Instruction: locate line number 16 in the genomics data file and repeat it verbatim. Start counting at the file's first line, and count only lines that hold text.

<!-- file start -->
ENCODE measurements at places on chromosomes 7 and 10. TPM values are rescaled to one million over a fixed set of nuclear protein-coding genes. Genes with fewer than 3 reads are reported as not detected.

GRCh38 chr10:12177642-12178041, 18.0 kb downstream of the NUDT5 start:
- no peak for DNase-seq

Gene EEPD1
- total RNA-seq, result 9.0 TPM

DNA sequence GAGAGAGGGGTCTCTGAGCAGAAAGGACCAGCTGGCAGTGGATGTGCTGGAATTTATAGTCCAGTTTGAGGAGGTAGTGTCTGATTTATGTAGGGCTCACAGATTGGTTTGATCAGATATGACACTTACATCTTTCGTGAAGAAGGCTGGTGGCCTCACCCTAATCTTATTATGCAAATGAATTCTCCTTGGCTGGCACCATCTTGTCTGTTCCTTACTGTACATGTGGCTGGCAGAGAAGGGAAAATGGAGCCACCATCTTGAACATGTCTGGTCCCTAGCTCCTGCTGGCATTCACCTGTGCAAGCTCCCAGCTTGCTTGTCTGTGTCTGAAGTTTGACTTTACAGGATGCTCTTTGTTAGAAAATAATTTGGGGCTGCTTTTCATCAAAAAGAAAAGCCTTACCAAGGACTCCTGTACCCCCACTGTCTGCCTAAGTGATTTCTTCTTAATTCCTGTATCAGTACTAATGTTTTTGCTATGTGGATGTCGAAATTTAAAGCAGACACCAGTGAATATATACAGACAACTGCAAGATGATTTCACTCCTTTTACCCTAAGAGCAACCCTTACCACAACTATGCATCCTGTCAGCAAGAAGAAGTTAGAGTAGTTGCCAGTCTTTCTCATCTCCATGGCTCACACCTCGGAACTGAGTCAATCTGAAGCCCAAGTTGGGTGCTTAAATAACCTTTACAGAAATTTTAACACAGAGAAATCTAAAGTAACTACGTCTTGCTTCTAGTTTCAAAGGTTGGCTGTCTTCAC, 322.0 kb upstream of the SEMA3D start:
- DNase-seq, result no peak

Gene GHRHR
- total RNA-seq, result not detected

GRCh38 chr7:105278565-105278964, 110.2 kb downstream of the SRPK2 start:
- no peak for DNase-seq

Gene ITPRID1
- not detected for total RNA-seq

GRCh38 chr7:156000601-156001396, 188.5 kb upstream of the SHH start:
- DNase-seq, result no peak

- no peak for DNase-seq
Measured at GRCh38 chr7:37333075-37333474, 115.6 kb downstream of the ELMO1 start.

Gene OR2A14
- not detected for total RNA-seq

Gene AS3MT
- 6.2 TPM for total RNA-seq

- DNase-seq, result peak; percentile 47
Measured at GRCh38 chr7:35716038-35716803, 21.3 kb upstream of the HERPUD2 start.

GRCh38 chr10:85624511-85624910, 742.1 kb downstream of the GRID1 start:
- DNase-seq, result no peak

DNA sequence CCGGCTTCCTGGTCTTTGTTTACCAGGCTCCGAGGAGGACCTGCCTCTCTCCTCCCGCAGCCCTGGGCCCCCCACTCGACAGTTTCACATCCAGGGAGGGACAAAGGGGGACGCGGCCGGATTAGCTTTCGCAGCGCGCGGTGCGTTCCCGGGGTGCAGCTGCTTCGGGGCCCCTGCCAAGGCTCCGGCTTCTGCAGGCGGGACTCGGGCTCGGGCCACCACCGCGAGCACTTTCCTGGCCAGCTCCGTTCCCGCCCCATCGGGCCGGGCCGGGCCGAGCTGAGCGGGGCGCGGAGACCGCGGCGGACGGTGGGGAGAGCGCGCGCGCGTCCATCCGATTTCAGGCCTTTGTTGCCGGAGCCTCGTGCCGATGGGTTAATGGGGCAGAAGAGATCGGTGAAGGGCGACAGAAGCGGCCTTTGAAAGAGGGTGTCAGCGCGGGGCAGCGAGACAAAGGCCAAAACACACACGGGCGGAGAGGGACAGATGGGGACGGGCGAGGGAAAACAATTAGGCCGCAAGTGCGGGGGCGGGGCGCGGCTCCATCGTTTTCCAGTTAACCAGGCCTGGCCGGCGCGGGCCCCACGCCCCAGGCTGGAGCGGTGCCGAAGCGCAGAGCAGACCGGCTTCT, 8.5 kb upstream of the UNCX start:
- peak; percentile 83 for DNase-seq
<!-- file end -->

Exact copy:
- no peak for DNase-seq